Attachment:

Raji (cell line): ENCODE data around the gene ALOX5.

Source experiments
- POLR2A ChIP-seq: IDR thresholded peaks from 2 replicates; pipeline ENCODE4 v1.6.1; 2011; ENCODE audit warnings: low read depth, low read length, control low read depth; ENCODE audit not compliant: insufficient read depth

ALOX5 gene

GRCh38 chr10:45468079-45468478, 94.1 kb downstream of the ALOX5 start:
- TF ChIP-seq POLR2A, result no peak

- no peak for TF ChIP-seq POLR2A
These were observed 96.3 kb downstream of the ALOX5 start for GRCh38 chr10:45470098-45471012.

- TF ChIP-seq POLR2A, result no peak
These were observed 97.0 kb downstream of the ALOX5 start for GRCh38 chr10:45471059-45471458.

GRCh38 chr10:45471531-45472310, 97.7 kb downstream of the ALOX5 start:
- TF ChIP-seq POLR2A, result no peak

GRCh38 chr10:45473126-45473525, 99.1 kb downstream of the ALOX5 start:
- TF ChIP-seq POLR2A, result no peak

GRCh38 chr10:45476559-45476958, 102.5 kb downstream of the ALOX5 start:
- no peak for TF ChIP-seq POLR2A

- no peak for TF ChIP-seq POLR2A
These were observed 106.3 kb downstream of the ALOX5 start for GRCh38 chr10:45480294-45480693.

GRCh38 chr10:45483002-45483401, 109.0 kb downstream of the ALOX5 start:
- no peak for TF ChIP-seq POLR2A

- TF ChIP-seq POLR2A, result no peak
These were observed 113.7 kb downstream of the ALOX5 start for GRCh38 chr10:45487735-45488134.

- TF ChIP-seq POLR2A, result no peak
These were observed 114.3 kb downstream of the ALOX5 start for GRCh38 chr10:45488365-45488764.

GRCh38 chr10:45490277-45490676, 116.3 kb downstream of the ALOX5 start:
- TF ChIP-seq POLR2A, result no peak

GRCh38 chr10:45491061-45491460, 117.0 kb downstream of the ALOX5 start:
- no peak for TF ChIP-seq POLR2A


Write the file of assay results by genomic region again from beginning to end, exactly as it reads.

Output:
Raji (cell line): ENCODE data around the gene ALOX5.

Source experiments
- POLR2A ChIP-seq: IDR thresholded peaks from 2 replicates; pipeline ENCODE4 v1.6.1; 2011; ENCODE audit warnings: low read depth, low read length, control low read depth; ENCODE audit not compliant: insufficient read depth

ALOX5 gene

GRCh38 chr10:45468079-45468478, 94.1 kb downstream of the ALOX5 start:
- TF ChIP-seq POLR2A, result no peak

- no peak for TF ChIP-seq POLR2A
These were observed 96.3 kb downstream of the ALOX5 start for GRCh38 chr10:45470098-45471012.

- TF ChIP-seq POLR2A, result no peak
These were observed 97.0 kb downstream of the ALOX5 start for GRCh38 chr10:45471059-45471458.

GRCh38 chr10:45471531-45472310, 97.7 kb downstream of the ALOX5 start:
- TF ChIP-seq POLR2A, result no peak

GRCh38 chr10:45473126-45473525, 99.1 kb downstream of the ALOX5 start:
- TF ChIP-seq POLR2A, result no peak

GRCh38 chr10:45476559-45476958, 102.5 kb downstream of the ALOX5 start:
- no peak for TF ChIP-seq POLR2A

- no peak for TF ChIP-seq POLR2A
These were observed 106.3 kb downstream of the ALOX5 start for GRCh38 chr10:45480294-45480693.

GRCh38 chr10:45483002-45483401, 109.0 kb downstream of the ALOX5 start:
- no peak for TF ChIP-seq POLR2A

- TF ChIP-seq POLR2A, result no peak
These were observed 113.7 kb downstream of the ALOX5 start for GRCh38 chr10:45487735-45488134.

- TF ChIP-seq POLR2A, result no peak
These were observed 114.3 kb downstream of the ALOX5 start for GRCh38 chr10:45488365-45488764.

GRCh38 chr10:45490277-45490676, 116.3 kb downstream of the ALOX5 start:
- TF ChIP-seq POLR2A, result no peak

GRCh38 chr10:45491061-45491460, 117.0 kb downstream of the ALOX5 start:
- no peak for TF ChIP-seq POLR2A